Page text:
This report is part of CRIN's access to justice for children project, looking at the status of the Convention on the Rights of the Child (CRC) in national law, the status of children involved in legal proceedings, the legal means to challenge violations of children’s rights and the practical considerations involved in challenging violations.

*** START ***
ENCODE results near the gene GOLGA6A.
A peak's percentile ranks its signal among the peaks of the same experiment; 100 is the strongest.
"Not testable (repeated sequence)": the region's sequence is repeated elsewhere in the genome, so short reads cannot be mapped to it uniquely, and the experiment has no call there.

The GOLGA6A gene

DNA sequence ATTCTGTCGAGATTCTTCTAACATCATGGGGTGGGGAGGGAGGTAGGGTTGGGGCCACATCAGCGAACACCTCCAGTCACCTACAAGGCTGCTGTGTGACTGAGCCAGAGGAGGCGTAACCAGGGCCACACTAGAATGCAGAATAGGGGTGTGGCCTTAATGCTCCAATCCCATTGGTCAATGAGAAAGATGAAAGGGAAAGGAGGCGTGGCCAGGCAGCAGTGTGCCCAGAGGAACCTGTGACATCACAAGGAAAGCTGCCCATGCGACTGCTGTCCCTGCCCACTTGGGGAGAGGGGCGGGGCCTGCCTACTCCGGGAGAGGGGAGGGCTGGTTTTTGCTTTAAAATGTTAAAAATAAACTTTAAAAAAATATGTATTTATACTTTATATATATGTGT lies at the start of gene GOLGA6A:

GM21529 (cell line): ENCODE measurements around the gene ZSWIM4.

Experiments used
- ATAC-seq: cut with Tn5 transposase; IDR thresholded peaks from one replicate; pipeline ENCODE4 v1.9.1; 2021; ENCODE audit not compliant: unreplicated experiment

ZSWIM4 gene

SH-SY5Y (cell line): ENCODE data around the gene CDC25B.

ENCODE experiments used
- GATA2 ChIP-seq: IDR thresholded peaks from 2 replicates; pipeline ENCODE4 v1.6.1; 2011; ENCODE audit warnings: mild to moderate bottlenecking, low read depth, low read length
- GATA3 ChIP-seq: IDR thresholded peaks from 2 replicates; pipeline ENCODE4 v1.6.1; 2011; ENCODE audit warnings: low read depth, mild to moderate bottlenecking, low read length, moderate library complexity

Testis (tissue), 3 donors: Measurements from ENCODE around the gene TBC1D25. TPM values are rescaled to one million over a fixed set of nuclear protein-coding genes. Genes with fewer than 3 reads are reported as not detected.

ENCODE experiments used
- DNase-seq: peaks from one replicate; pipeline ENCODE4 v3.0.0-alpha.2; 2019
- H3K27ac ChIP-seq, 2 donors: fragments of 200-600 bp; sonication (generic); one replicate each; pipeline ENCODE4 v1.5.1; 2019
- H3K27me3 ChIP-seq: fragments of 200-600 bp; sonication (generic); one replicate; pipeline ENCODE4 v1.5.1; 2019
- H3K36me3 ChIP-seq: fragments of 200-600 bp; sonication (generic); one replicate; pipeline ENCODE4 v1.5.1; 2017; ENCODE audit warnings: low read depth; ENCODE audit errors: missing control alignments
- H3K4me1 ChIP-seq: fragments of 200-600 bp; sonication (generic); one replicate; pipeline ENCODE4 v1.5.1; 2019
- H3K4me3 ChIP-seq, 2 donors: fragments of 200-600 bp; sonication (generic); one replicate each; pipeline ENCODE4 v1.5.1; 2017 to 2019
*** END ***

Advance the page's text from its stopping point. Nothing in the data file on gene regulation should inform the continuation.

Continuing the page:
Guinea has signed and ratified the CRC. As a lawfully ratified and published international treaty, the Convention has higher authority than domestic legislation. The Guinean Constitution contains specific provisions addressing the rights of children. Guinea has also introduced a Children’s Code which incorporates most, though not all, of the provisions set out in the CRC. Whilst children, their representatives, and NGOs have capacity to initiate cases through varying regional mechanisms or domestic courts, there is a major barrier due to lack of subsidised legal assistance. There is also a severe backlog in the courts due to reported corruption and judicial inefficiency. Decisions are rarely enforced in a timely or impartial manner. Many citizens still turn to traditional systems of justice, and customary law, which often overlaps with the formal court system.